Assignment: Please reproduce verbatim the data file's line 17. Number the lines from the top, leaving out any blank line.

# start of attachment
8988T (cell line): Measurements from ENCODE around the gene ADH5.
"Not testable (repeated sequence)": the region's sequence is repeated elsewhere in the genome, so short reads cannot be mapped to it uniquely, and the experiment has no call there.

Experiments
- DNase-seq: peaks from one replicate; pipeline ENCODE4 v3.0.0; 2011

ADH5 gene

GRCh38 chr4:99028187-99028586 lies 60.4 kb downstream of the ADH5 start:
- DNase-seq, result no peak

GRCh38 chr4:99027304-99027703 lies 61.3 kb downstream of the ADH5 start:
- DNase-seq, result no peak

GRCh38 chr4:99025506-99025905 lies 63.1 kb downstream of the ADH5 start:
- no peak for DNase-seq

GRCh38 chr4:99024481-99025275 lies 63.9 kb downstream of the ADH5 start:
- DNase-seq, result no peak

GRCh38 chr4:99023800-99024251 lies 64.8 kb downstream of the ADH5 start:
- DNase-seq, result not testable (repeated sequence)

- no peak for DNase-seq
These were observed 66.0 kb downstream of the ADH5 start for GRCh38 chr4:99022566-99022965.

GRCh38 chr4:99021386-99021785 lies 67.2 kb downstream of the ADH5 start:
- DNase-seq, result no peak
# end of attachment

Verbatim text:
These were observed 66.0 kb downstream of the ADH5 start for GRCh38 chr4:99022566-99022965.